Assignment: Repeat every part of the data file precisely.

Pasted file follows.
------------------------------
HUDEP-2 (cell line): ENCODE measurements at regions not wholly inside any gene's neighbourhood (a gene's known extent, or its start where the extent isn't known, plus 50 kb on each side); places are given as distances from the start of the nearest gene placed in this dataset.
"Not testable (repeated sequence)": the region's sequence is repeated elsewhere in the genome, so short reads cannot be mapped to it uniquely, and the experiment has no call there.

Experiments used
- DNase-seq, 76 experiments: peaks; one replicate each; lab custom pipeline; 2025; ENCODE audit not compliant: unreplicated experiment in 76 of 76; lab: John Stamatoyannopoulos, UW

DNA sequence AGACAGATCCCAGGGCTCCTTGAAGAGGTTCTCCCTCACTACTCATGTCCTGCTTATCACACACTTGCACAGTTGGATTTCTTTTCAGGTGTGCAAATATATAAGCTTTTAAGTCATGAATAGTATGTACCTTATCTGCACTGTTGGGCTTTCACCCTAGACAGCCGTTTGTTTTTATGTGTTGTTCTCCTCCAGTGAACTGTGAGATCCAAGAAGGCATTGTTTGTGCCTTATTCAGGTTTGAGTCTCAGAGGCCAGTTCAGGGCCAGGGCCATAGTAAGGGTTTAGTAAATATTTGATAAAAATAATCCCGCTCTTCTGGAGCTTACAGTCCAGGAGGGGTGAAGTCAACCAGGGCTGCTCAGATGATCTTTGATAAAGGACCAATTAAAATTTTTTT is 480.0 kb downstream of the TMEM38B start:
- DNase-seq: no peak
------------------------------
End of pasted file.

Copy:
HUDEP-2 (cell line): ENCODE measurements at regions not wholly inside any gene's neighbourhood (a gene's known extent, or its start where the extent isn't known, plus 50 kb on each side); places are given as distances from the start of the nearest gene placed in this dataset.
"Not testable (repeated sequence)": the region's sequence is repeated elsewhere in the genome, so short reads cannot be mapped to it uniquely, and the experiment has no call there.

Experiments used
- DNase-seq, 76 experiments: peaks; one replicate each; lab custom pipeline; 2025; ENCODE audit not compliant: unreplicated experiment in 76 of 76; lab: John Stamatoyannopoulos, UW

DNA sequence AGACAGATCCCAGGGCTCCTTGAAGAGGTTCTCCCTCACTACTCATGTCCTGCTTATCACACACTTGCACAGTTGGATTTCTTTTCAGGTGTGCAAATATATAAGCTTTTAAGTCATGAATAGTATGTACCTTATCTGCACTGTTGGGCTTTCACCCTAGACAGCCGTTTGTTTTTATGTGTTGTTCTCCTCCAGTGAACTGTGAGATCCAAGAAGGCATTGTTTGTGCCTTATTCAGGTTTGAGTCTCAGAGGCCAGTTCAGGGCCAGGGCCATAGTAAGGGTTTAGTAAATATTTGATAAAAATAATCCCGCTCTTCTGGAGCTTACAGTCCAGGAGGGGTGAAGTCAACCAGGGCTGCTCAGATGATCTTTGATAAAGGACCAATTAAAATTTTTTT is 480.0 kb downstream of the TMEM38B start:
- DNase-seq: no peak